keywords = "Cervical cancer, During concurrent chemoradiotherapy, Glasgow prognostic score, Predictor for poor prognosis",
author = "Takeshi Nishida and Keiichiro Nakamura and Junko Haraga and Chikako Ogawa and Tomoyuki Kusumoto and Noriko Seki and Hisashi Masuyama and Norihisa Katayama and Susumu Kanazawa and Yuji Hiramatsu",
year = "2015",
month = "9",
day = "5",
doi = "10.1097/IGC.0000000000000485",
language = "English",
volume = "25",
pages = "1306--1314",
journal = "International Journal of Gynecological Cancer",
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publisher = "Lippincott Williams and Wilkins",
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TY - JOUR

T1 - The glasgow prognostic score determined during concurrent chemoradiotherapy is an independent predictor of survival for cervical cancer

AU - Nishida, Takeshi

AU - Nakamura, Keiichiro

AU - Haraga, Junko

AU - Ogawa, Chikako

AU - Kusumoto, Tomoyuki

AU - Seki, Noriko

AU - Masuyama, Hisashi

AU - Katayama, Norihisa

AU - Kanazawa, Susumu

AU - Hiramatsu, Yuji

PY - 2015/9/5

Y1 - 2015/9/5

N2 - Objective The Glasgow prognostic score (GPS) determined at pretreatment is important in the prediction of prognosis in various cancers. We investigated if the GPS used both at pretreatment and during concurrent chemoradiotherapy (CCRT) could predict the prognosis of patients with cervical cancer. Methods We collected GPS and clinicopathological data from the medical records of 91 patients who underwent CCRT for cervical cancer; their GPSs at pretreatment and during CCRT were retrospectively analyzed for correlations with recurrence and survival. Statistical analyses were performed using the Mann-Whitney U test. Disease-free survival (DFS) and overall survival (OS) were analyzed using the Kaplan-Meier method. Cox's proportional hazard regression was used for univariate and multivariate analyses. Results The median follow-up for all patients who were alive at the time of last follow-up was 38.0 months (range, 1-108 months). The DFS and OS rates of patients with a high GPS during CCRT (GPS 1 + 2; 55 patients; 60.4%) were significantly shorter than those for patients with a low GPS (GPS 0; 36 patients; 39.6%) (DFS, P <0.001; OS, P <0.001). Furthermore, multivariate analyses showed that high GPS during CCRT was an independent prognostic factor of survival for OS (P = 0.008). Conclusions During CCRT, a high GPS was revealed to be an important predictor of survival for cervical cancer.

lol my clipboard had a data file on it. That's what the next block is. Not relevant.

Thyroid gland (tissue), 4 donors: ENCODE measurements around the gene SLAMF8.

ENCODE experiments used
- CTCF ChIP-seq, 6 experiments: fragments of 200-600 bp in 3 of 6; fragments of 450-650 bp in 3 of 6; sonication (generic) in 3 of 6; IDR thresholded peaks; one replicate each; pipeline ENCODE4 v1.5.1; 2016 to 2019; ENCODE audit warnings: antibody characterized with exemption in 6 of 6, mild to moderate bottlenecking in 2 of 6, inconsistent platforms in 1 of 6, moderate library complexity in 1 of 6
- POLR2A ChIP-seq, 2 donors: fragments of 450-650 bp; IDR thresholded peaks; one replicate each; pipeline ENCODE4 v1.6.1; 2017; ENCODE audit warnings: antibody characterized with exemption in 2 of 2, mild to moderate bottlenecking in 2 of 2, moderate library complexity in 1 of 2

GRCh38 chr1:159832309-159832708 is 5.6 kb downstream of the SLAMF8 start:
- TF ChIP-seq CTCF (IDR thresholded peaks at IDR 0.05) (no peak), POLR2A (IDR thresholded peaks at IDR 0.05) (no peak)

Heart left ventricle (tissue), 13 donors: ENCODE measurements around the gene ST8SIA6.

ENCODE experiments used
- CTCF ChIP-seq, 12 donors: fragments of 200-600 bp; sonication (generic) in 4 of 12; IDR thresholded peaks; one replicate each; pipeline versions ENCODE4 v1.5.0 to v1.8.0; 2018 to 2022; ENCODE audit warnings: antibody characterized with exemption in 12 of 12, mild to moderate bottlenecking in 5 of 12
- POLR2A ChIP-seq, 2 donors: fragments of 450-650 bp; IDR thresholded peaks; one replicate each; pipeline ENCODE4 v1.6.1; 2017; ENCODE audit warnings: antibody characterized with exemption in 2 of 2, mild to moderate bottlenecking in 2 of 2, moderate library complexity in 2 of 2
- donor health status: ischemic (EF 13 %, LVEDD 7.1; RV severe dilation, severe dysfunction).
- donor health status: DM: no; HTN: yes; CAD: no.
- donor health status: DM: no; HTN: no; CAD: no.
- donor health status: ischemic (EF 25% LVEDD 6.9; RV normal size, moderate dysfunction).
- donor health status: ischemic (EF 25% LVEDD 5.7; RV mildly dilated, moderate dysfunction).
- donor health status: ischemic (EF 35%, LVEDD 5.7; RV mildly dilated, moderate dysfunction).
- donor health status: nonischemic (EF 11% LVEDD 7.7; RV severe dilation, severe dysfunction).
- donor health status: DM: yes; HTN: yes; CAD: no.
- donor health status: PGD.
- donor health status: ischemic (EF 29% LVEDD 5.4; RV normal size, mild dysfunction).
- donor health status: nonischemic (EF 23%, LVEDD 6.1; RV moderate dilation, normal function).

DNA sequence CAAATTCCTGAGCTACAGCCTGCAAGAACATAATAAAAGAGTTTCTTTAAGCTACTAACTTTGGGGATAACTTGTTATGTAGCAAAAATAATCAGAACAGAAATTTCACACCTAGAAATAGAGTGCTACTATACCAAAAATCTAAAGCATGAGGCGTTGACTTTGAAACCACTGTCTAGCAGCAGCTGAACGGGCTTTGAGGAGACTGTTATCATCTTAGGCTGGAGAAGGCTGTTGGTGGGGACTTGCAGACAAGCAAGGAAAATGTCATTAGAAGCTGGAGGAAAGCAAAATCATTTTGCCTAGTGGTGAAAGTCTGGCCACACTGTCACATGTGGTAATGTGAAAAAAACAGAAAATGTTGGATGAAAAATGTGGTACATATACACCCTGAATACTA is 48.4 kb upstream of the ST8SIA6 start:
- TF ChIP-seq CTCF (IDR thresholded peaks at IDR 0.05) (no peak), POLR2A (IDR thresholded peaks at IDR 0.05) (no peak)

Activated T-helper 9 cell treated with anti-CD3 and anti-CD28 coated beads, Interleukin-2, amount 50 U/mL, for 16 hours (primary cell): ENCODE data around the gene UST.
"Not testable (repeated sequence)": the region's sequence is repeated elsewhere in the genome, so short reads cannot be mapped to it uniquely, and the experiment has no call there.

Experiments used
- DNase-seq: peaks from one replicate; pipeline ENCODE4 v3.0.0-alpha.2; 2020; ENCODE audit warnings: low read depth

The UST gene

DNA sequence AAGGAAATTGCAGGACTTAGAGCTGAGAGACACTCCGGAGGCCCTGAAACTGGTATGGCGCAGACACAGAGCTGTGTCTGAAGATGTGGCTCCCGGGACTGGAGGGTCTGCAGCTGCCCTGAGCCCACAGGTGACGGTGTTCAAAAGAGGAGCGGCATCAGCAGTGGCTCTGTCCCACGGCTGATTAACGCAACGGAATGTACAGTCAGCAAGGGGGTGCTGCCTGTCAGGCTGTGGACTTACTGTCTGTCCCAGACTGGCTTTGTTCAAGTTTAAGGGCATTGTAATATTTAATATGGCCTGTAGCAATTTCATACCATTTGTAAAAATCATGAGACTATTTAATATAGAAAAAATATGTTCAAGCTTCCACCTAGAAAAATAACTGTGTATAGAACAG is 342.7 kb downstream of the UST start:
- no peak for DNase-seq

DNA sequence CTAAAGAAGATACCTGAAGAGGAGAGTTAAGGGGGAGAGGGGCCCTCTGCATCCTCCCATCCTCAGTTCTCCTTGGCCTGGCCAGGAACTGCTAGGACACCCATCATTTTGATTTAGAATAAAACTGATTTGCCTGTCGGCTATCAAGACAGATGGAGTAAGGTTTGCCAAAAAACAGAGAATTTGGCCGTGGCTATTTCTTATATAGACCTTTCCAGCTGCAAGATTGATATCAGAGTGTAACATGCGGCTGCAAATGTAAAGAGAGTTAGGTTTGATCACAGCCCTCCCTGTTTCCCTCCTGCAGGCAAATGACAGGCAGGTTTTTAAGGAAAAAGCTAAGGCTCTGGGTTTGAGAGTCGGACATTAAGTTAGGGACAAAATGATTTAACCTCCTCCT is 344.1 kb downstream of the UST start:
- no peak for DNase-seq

AB - Objective The Glasgow prognostic score (GPS) determined at pretreatment is important in the prediction of prognosis in various cancers. We investigated if the GPS used both at pretreatment and during concurrent chemoradiotherapy (CCRT) could predict the prognosis of patients with cervical cancer. Methods We collected GPS and clinicopathological data from the medical records of 91 patients who underwent CCRT for cervical cancer; their GPSs at pretreatment and during CCRT were retrospectively analyzed for correlations with recurrence and survival. Statistical analyses were performed using the Mann-Whitney U test. Disease-free survival (DFS) and overall survival (OS) were analyzed using the Kaplan-Meier method. Cox's proportional hazard regression was used for univariate and multivariate analyses. Results The median follow-up for all patients who were alive at the time of last follow-up was 38.0 months (range, 1-108 months). The DFS and OS rates of patients with a high GPS during CCRT (GPS 1 + 2; 55 patients; 60.4%) were significantly shorter than those for patients with a low GPS (GPS 0; 36 patients; 39.6%) (DFS, P <0.001; OS, P <0.001). Furthermore, multivariate analyses showed that high GPS during CCRT was an independent prognostic factor of survival for OS (P = 0.008). Conclusions During CCRT, a high GPS was revealed to be an important predictor of survival for cervical cancer.

KW - Cervical cancer

KW - During concurrent chemoradiotherapy

KW - Glasgow prognostic score

KW - Predictor for poor prognosis